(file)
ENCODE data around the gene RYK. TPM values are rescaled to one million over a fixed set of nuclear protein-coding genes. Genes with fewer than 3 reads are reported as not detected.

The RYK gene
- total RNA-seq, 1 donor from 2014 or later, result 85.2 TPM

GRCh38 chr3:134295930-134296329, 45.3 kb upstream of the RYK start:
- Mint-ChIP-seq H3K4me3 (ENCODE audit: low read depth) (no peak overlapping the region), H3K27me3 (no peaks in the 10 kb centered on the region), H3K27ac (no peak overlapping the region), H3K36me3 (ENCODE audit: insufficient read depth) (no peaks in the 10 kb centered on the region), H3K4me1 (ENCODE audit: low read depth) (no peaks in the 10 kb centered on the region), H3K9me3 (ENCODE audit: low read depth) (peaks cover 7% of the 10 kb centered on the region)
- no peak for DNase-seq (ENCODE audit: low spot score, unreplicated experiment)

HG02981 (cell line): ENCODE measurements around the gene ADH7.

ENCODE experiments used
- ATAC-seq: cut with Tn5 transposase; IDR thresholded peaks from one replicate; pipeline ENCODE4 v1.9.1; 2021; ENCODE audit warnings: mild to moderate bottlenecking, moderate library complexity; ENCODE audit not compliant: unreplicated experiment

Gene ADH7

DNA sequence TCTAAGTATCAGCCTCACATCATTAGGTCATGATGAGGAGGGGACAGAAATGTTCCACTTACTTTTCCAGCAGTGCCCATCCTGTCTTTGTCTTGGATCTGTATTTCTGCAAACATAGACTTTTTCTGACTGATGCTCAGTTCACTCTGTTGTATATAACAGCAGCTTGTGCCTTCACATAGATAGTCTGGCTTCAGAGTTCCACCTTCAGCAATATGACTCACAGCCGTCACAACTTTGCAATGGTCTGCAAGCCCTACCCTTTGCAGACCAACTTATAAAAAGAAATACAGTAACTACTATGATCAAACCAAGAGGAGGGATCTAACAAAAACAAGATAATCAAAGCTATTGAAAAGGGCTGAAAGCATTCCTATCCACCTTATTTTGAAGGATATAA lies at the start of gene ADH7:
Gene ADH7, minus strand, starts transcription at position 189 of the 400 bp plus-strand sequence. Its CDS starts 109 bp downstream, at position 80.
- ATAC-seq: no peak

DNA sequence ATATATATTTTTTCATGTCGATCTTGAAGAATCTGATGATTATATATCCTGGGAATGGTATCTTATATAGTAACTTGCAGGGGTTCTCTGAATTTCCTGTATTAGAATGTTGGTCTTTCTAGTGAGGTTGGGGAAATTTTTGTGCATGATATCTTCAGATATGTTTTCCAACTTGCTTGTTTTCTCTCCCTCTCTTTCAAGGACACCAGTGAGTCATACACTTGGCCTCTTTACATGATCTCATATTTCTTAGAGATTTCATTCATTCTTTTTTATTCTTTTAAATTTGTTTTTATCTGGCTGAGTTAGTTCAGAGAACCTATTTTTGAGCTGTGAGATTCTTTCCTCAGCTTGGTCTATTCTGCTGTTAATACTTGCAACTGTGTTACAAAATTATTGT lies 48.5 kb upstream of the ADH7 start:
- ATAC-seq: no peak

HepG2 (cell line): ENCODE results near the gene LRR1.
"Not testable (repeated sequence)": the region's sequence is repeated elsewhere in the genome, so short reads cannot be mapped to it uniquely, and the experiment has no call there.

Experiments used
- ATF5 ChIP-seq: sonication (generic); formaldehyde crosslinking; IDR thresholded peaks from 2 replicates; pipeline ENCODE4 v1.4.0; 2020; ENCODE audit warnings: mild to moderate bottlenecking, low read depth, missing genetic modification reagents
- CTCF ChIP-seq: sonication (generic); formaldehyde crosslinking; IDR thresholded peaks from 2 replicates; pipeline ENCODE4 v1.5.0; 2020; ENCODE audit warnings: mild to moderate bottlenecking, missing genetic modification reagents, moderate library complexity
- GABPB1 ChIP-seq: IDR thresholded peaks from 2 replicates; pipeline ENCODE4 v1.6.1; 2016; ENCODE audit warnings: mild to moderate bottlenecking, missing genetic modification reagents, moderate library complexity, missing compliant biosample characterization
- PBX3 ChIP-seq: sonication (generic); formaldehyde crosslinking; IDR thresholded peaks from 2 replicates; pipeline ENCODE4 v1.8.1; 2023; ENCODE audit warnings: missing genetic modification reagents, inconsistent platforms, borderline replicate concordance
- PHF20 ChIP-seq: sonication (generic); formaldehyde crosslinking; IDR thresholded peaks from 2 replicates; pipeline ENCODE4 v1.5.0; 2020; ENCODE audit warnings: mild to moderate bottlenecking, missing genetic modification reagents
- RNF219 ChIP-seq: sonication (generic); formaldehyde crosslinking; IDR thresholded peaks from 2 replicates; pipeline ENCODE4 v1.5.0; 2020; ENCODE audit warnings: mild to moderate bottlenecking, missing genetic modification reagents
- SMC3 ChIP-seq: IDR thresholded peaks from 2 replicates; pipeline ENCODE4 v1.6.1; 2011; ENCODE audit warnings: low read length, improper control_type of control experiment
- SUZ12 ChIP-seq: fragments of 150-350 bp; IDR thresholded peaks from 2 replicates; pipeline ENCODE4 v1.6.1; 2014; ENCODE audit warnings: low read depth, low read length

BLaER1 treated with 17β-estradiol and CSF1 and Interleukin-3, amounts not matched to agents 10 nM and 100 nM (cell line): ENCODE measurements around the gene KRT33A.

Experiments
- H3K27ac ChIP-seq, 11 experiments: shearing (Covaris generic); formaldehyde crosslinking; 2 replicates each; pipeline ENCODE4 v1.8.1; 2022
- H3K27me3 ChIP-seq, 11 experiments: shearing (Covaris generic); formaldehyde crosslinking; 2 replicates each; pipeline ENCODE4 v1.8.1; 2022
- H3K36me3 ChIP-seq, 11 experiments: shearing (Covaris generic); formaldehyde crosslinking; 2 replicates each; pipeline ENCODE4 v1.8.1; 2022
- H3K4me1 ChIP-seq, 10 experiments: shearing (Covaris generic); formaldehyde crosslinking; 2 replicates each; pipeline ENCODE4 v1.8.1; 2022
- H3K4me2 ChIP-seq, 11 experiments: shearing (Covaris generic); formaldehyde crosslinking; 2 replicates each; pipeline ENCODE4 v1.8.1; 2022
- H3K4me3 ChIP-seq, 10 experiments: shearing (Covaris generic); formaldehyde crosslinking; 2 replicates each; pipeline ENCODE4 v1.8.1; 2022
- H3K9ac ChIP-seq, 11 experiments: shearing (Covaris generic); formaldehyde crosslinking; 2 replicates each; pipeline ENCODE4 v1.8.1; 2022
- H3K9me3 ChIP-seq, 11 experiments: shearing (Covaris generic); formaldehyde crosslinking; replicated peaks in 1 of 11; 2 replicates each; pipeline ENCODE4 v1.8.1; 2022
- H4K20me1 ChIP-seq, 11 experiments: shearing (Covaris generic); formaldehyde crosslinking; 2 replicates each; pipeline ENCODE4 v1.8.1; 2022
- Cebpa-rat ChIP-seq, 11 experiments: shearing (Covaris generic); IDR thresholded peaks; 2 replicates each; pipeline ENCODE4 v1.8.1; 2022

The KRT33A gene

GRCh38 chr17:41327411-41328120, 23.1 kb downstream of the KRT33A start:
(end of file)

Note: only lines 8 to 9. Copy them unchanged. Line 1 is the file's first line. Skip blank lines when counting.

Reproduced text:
ENCODE experiments used
- ATAC-seq: cut with Tn5 transposase; IDR thresholded peaks from one replicate; pipeline ENCODE4 v1.9.1; 2021; ENCODE audit warnings: mild to moderate bottlenecking, moderate library complexity; ENCODE audit not compliant: unreplicated experiment